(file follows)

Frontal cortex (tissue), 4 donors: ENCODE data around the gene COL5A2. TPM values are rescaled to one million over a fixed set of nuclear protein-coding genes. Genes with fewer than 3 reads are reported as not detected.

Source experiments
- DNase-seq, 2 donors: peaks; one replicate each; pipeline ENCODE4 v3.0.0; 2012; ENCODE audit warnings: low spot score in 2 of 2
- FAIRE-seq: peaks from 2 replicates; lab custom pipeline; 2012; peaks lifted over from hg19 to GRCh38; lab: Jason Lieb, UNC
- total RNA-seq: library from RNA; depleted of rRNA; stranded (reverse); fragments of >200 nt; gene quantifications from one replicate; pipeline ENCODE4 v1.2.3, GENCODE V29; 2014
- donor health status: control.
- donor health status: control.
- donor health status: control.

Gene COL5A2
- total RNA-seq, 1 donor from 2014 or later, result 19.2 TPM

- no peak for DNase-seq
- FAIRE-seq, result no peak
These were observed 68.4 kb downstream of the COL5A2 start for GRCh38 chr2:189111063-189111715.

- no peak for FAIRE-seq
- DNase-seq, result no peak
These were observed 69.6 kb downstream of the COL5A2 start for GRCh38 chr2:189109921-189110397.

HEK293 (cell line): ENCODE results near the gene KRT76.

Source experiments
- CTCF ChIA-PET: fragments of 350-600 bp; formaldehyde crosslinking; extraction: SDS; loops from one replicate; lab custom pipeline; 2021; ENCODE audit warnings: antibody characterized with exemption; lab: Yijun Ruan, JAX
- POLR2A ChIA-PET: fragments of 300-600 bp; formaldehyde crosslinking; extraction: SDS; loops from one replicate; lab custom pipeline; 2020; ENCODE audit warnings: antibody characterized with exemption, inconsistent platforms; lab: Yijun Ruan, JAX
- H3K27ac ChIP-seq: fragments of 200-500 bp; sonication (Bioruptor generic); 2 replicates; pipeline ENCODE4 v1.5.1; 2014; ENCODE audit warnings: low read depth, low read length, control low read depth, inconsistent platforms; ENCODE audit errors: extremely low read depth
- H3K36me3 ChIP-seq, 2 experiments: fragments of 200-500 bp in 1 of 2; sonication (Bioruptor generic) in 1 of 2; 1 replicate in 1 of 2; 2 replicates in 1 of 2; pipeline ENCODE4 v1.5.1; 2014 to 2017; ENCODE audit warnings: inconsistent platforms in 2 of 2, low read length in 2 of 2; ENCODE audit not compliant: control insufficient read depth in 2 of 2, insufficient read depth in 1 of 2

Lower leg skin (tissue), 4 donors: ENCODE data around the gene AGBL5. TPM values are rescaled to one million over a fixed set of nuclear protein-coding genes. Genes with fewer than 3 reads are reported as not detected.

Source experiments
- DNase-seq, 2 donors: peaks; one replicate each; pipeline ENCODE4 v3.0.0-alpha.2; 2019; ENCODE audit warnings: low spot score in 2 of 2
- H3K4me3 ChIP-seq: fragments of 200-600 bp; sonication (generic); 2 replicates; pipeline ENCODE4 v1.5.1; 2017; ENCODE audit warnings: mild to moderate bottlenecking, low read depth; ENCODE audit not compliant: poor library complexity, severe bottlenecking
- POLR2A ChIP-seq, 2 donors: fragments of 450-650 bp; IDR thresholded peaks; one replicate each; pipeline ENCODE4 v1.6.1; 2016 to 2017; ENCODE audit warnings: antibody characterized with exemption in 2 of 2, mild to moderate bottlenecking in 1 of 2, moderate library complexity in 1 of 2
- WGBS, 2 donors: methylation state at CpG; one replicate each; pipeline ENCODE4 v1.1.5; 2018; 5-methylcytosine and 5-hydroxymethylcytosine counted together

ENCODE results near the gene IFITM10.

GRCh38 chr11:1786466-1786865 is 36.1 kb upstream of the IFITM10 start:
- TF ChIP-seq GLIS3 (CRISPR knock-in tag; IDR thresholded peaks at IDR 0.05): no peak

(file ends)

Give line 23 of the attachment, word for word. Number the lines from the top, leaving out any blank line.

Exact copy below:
Lower leg skin (tissue), 4 donors: ENCODE data around the gene AGBL5. TPM values are rescaled to one million over a fixed set of nuclear protein-coding genes. Genes with fewer than 3 reads are reported as not detected.